INDIANAPOLIS – At his pre-draft meeting with the media last week, Chris Ballard made it clear there still was work to be done.
“We’re not done yet,’’ he said. “The cement is not dry yet, but it will dry up by next Thursday when we start drafting players.’’
T-minus 1 day.
With Thursday’s NFL draft looming, the cement is as firm as it’s going to get. Ballard and the Indianapolis Colts hold the No. 4 overall pick and eight others as they attempt to move past the disaster that was 2022: 4-12-1, fired coaches, hired ESPN analyst, seven-game losing streak to end the season, historic collapses, etc.
More to the point from an evaluation standpoint, they’re as ready as humanly possible.
“I think you all feel the pressure more than I do sometimes,’’ he said. “When you do the work, the pressure is not as great as what people make it out to be.
“It doesn’t mean you’re always going to be right. But when you put the work in, there’s not a not lot angst within you.’’
Ballard compared that to not preparing for a test in college.
“We didn’t do squat. We didn’t prepare for it,’’ he said with a laugh. “Well damn right, there are beads of sweat. You are trying to BS your way through the test and hope you get a C.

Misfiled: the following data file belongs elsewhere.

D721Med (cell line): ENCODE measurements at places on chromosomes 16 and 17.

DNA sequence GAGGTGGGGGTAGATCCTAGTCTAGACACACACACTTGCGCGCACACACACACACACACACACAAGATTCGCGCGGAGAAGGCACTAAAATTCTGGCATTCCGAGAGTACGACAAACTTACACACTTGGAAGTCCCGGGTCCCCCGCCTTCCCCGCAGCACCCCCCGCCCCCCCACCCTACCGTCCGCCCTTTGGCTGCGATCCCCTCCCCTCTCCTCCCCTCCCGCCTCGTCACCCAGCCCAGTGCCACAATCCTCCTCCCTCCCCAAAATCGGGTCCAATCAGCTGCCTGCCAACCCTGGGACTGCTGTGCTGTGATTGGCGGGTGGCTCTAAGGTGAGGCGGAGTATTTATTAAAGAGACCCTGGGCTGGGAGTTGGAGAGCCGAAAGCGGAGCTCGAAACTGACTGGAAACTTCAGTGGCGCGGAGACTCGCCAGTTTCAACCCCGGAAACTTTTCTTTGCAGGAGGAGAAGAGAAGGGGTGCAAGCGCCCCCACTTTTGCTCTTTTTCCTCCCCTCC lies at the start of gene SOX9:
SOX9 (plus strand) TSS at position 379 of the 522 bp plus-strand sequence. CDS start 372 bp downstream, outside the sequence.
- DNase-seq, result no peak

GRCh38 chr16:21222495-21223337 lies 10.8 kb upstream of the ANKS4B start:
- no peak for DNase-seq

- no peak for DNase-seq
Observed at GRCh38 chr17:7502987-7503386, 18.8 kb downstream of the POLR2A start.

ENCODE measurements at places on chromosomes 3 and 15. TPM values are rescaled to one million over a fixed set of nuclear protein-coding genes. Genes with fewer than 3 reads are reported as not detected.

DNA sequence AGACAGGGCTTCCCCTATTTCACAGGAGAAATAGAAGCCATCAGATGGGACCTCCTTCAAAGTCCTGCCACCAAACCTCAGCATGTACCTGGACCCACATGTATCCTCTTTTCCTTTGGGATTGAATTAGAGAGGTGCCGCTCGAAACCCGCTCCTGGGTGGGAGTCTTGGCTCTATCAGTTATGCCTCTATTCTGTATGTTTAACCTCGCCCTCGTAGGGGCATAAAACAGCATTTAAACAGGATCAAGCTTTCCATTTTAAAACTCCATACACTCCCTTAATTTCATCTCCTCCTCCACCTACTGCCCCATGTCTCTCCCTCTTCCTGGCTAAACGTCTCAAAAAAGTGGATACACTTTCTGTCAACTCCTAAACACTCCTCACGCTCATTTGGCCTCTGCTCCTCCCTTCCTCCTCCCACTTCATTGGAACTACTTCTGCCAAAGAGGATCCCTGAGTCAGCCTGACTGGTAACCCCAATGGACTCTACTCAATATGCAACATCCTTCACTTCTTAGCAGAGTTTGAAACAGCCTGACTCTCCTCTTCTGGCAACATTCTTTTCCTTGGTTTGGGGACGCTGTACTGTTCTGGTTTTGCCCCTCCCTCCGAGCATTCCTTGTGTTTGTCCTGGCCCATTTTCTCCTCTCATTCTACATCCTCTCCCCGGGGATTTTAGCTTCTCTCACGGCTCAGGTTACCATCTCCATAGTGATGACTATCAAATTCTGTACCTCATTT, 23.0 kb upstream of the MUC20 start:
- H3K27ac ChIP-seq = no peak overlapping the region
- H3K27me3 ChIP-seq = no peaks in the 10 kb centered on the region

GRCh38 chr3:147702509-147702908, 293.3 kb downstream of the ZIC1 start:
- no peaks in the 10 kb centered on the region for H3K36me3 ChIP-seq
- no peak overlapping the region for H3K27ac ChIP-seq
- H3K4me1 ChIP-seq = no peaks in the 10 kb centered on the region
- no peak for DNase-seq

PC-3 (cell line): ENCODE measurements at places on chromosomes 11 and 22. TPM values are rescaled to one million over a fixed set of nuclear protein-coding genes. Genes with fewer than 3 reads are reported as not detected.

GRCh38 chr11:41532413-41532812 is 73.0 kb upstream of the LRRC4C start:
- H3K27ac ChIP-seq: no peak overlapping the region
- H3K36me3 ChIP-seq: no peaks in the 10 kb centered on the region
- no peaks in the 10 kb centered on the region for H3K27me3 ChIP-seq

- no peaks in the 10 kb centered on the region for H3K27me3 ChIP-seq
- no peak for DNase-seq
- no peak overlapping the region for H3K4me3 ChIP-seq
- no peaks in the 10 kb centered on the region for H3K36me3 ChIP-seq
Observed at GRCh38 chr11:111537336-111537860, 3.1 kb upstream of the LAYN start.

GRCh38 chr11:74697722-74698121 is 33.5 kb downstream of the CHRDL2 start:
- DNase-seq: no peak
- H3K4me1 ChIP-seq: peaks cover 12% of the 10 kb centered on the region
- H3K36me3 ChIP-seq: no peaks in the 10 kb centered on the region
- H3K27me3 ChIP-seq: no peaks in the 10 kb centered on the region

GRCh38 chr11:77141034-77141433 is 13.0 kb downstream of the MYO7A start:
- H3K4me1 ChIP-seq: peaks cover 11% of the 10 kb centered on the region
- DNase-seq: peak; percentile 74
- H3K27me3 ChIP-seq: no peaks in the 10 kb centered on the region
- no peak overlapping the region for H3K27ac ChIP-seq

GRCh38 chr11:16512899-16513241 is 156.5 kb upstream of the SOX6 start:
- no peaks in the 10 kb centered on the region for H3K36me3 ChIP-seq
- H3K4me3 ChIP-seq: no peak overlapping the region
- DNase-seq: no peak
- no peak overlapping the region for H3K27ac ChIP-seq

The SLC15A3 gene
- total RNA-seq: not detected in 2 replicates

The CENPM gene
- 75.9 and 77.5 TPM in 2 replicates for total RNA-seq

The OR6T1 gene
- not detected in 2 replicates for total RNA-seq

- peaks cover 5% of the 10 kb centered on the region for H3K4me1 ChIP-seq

“When you study for the test, you walk in, you do it, and you do really well.’’
The Colts need to do really well during the three-day draft. They’ve already adjusted the roster – Matt Gay for Chase McLaughlin, Gardner Minshew II for Matt Ryan, Samson Ebukam for Yannick Ngakoue – but the draft offers an opportunity to inject youth and hope into the franchise.
Here’s a look at what we consider to be the four biggest areas of need:
Projected starter: Gardner Minshew II.
Depth: Nick Foles, Sam Ehlinger.
Degree of need: Super nova. Stop the merry-go-round. Find a viable prospect in the draft capable of leading the franchise into the future.
Comment: The Colts find themselves falling further behind in the AFC’s escalating arms race. Look around. Aaron Rodgers joins Patrick Mahomes, Joe Burrow, Josh Allen, Justin Herbert, Trevor Lawrence, Lamar Jackson, Tua Tagovailoa and a handful of others.
Notable: We’ve beaten this to death, but it still resonates. The Colts will have a sixth different primary starter in as many seasons and roll out a seventh consecutive different opening-day starter.